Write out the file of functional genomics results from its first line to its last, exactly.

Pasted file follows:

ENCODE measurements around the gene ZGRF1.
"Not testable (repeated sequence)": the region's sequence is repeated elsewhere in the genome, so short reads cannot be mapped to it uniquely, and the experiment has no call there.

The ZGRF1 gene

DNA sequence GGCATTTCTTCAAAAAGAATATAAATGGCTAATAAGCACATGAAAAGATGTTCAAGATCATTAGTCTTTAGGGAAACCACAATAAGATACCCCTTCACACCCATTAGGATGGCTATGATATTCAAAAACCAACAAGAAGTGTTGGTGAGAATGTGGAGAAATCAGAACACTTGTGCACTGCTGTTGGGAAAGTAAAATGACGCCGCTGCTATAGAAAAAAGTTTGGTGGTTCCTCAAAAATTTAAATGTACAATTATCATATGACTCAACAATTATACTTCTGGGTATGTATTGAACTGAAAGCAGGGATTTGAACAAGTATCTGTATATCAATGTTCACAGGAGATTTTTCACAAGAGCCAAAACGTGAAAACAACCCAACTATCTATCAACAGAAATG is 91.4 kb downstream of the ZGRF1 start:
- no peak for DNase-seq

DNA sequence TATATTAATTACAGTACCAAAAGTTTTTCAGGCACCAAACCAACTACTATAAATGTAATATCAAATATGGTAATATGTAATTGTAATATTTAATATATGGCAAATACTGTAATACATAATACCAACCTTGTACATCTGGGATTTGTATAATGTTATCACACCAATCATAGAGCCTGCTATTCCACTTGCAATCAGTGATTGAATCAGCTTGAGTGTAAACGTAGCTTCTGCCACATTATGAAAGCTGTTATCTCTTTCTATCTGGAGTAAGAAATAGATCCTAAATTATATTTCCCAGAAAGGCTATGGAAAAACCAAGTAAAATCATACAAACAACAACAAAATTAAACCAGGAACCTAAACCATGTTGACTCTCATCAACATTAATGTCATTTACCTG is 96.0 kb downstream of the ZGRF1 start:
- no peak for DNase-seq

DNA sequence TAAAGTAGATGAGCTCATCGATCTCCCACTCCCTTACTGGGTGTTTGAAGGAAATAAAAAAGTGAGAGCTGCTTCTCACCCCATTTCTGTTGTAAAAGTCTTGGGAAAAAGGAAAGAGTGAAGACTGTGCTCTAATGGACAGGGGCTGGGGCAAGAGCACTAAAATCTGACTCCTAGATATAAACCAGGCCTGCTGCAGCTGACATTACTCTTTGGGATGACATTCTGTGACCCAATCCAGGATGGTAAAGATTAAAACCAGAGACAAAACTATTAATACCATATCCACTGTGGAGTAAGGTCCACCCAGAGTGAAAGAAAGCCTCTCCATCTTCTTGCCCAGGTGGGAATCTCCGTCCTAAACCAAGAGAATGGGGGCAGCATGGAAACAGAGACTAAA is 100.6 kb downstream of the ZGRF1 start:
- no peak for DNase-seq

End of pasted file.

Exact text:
ENCODE measurements around the gene ZGRF1.
"Not testable (repeated sequence)": the region's sequence is repeated elsewhere in the genome, so short reads cannot be mapped to it uniquely, and the experiment has no call there.

The ZGRF1 gene

DNA sequence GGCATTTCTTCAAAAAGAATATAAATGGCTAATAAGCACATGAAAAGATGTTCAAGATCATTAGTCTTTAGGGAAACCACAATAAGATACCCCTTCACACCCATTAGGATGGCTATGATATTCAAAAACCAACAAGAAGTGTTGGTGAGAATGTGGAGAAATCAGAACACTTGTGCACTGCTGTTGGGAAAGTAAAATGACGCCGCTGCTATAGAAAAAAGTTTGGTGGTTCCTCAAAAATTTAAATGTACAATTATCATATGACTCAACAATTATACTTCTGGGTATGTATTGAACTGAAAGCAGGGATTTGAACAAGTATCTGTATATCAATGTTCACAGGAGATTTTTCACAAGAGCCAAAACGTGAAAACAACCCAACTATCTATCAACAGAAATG is 91.4 kb downstream of the ZGRF1 start:
- no peak for DNase-seq

DNA sequence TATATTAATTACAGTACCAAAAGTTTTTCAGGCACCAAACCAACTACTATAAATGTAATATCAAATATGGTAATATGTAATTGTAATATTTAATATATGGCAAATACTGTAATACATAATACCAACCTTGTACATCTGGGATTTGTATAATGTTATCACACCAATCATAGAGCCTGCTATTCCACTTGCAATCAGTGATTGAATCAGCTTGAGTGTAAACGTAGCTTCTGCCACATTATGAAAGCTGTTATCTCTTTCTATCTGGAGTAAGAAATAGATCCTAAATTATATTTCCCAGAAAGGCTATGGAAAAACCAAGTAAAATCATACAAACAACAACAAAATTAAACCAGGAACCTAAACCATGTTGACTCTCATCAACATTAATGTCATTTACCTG is 96.0 kb downstream of the ZGRF1 start:
- no peak for DNase-seq

DNA sequence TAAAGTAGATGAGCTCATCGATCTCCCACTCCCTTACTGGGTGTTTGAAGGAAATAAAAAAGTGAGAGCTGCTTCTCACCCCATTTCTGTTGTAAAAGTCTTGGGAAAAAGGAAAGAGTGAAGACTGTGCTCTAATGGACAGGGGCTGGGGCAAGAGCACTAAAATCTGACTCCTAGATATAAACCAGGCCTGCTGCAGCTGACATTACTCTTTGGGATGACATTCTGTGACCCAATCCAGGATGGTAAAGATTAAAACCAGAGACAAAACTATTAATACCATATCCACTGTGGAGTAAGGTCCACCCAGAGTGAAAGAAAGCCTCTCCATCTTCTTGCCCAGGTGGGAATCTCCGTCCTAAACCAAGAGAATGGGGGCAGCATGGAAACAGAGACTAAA is 100.6 kb downstream of the ZGRF1 start:
- no peak for DNase-seq